In the light of the economic crisis, the Danish Island of Bornholm has developed a Bright Green Island strategy to rethink economic prosperity and place the island on the map as a green and innovative economy.

The Bright Green Island (BGI) strategy was first developed in 2009, because of a sudden downturn in traditional industries on Bornholm, such as fisheries, farming and heavy industries, especially the production of metal and cement, which were no longer profitable in the face of new economic demands and environmental needs. At that time, 48 representatives from business, academia and politics took a crucial step in finding a new direction for the Island, which has developed into the concept of “Bright Green Island”.

Based on these grounds, BGI strategy aims to enhance business and living standards on the island by creating a platform for sustainable action and promoting it further afield. The vision of BGI is to achieve a 100% sustainable and renewable energy society, responsible in all its actions. For that reason, the BGI strategy also implies social aspects: sustainable business (local innovation), good living (sustainable society), smart island (green energy) and green destination (sustainable tourism). These four aspects embrace the combined Bright Green Island vision.

Bornholm has a lot of potential as a testing ground for new renewable energy technologies. It has an isolated location (in the Baltic Sea south of Sweden) and represents the “mini society” concept: around 1% of Denmark’s area, 1% of the Danish population and 1% of the country’s combined energy consumption.

Thus so far, the concept of Bright Green Island has been successfully developed. A public energy supplier has participated in the EU EcoGrid project to introduce how flexible consumption in Europe can manage over 50% wind power and related renewable sources. In this regard, Bornholm has been taking as a testing ground where two thousand households are integrated as intelligent energy consumers. Bornholm’s companies, working on clean-tech solutions, have joined forces to create a Bright Green Laundry Technology cluster. This cluster aims to launch a demonstration park on Bornholm for monitoring green laundry technologies in practice.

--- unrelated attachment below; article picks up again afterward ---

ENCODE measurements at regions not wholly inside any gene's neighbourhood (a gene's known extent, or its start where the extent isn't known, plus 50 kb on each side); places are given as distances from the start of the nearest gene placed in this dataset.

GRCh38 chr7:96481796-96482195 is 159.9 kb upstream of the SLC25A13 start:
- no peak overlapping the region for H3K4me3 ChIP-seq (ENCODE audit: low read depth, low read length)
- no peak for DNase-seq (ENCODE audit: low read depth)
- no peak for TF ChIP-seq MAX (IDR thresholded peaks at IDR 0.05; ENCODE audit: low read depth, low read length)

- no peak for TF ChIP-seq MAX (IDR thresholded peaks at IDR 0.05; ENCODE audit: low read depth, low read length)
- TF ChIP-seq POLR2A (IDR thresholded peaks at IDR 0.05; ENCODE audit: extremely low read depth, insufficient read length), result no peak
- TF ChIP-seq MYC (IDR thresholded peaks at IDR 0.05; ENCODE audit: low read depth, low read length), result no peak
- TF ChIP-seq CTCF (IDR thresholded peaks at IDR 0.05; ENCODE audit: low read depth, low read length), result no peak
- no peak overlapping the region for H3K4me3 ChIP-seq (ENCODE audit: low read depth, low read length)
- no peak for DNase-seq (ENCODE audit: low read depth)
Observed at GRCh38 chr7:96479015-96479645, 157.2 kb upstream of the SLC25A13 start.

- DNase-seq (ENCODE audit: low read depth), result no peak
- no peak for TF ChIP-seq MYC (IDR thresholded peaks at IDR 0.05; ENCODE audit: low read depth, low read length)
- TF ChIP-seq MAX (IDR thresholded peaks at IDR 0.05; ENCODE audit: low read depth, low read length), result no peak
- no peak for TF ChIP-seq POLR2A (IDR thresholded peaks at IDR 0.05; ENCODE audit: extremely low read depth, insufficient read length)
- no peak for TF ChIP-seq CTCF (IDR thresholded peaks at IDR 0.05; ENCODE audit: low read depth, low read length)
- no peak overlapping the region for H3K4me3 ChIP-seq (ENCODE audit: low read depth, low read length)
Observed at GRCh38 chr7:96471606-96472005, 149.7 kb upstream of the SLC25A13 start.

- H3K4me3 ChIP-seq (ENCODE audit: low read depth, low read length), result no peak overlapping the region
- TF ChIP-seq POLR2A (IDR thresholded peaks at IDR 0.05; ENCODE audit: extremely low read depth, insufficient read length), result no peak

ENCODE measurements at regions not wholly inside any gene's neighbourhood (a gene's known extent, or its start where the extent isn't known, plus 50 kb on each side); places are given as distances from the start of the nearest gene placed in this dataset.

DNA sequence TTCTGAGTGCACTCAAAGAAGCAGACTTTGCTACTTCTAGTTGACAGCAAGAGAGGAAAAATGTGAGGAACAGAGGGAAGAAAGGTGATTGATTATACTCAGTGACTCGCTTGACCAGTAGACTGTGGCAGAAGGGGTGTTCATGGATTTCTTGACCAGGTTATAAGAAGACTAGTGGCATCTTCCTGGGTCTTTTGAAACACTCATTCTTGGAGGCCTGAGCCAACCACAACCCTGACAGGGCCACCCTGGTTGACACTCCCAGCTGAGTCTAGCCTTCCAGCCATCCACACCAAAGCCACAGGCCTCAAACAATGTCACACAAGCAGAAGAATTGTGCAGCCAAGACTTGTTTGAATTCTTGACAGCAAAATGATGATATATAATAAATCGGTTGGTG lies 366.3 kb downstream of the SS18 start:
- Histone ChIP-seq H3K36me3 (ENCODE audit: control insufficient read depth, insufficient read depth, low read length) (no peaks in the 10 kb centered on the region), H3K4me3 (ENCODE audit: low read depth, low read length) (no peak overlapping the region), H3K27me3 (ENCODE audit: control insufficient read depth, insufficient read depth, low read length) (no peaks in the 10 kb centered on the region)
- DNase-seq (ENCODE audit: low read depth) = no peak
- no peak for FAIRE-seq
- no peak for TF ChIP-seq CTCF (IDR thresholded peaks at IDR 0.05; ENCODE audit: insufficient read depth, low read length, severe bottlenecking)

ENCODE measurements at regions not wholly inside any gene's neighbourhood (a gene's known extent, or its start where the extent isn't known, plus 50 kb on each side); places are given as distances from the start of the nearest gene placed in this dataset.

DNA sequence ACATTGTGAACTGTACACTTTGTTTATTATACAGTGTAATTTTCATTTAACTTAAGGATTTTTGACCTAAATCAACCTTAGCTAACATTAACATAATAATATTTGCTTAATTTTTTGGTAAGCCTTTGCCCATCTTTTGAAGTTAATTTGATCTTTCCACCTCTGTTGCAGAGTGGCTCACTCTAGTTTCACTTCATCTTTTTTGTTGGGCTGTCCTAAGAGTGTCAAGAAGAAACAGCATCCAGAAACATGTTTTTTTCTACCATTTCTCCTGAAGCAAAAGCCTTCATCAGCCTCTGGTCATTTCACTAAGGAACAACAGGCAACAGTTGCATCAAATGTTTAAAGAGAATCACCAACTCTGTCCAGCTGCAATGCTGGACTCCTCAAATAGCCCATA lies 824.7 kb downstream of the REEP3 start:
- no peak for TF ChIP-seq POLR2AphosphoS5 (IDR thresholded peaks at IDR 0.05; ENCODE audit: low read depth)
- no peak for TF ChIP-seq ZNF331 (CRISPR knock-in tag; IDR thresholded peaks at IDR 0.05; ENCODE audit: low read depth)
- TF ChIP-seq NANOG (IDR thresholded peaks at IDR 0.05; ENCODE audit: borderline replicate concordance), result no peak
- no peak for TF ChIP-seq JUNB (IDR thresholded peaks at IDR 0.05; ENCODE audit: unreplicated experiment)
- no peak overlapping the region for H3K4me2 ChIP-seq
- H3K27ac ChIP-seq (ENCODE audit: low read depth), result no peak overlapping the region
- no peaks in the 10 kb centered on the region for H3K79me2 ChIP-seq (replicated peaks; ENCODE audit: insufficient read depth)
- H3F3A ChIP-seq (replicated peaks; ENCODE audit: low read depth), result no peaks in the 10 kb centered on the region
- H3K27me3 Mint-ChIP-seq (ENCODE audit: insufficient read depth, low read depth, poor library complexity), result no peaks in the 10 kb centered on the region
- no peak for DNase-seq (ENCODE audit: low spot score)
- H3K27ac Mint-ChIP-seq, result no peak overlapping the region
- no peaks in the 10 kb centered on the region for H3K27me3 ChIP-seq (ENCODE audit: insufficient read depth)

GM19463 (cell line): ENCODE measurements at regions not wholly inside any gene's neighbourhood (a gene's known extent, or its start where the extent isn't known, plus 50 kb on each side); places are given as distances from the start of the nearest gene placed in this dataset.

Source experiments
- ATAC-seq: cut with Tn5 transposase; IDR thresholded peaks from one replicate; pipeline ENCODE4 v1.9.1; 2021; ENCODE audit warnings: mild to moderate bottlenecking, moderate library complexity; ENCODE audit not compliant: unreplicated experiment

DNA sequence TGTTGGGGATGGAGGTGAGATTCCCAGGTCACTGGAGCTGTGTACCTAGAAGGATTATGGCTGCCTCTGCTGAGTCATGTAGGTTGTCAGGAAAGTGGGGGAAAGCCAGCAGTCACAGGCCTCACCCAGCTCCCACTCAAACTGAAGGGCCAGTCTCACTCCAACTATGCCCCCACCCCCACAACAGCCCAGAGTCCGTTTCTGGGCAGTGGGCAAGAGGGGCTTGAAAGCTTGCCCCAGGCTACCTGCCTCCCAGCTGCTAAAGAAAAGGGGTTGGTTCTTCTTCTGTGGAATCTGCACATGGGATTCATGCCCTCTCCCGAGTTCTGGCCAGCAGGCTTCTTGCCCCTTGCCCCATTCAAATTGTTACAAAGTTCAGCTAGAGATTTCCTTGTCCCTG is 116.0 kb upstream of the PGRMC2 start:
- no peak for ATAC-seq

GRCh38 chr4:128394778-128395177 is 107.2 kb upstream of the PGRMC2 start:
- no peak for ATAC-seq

Furthermore, the construction sector is now placing Bornholm in the lead when it comes to green innovation. There are several examples of energy-efficient houses on the island. One of them is a certified energy-refurbished bright house, which optimizes the use of heat from the sun, geothermal heat pumps and energy-efficient windows. Another example is a summerhouse, which uses similar energy-efficient materials and solutions that can be managed by the user on a mobile phone.

Regarding public initiatives, the Green Building project is creating synergy between education, jobs and innovation in green constructions. Project initiators have joined forces with Campus Bornholm by offering a green training program. As a result, 25% of all constructors on Bornholm have completed this program. The continuation of this project is called the Green Solution House, which is a platform for local construction companies to demonstrate their newest sustainable products and services for the visitors.

Bornholm’s public waste treatment company, BOFA, holds one of the smartest solutions when it comes to waste management, including recycling and incineration processes. According to BOFA’s director: “The smoke emitted by the 75-metre-high chimney is so clean you could grill a sausage, even during peak operation of the incineration process” (Bright Green Island catalogue, pp. 32, 2013). BOFA has one of the highest recycling rates in Denmark with 69% of all waste being recycled and 24% incinerated. The latter provides heat for households in Rønne, the main town of the island. In addition, BOFA provides information and stimulates enthusiasm on sustainable waste management at the Waste Info Tower for schoolchildren and tourists.

Local Bornholm firms generally show great interest in green innovation solutions. For instance, one traditional farmer started to raise pigs in a sustainable manner two years ago to overcome economic constraints. He says that customers often come not just to buy meat but also to learn about sustainable handling of pigs. Another private enterprise, a local producer of organic wine gums (made from seaweed and handmade ingredients), has developed innovative ideas based on textbooks, recipes and enthusiasm to experiment.

Needless to say, the above-mentioned firms and representatives see the BGI strategy as a great opportunity to brand the island and local businesses in sustainable terms.

On the other side of the coin, not all firms have been as enthusiastic about the BGI strategy and some of them generally find green innovation as a challenge to their current business performance. They have thus not been willing to invest nor take risks. This can be explained by several factors, including low green capabilities within the firm, uncertainty about the future and weak network ties mainly caused by isolation of the island. In this regard, the local policy role could be strengthened in terms of green policy platforms and open-dialogue methods in bridging competences for green innovation to firms on Bornholm. One of the recent solutions of providing competences in innovation for local firms can be found under Bright Green Island Innovation Program. It is a platform for the companies and related public & private actors to create sustainable business development on Bornholm.

However, it is also evident that the BGI strategy implied a shift in mentality of many people in Bornholm and revealed the truth of the following: “Nothing is so painful to the human mind as a great and sudden change” - Mary Shelley.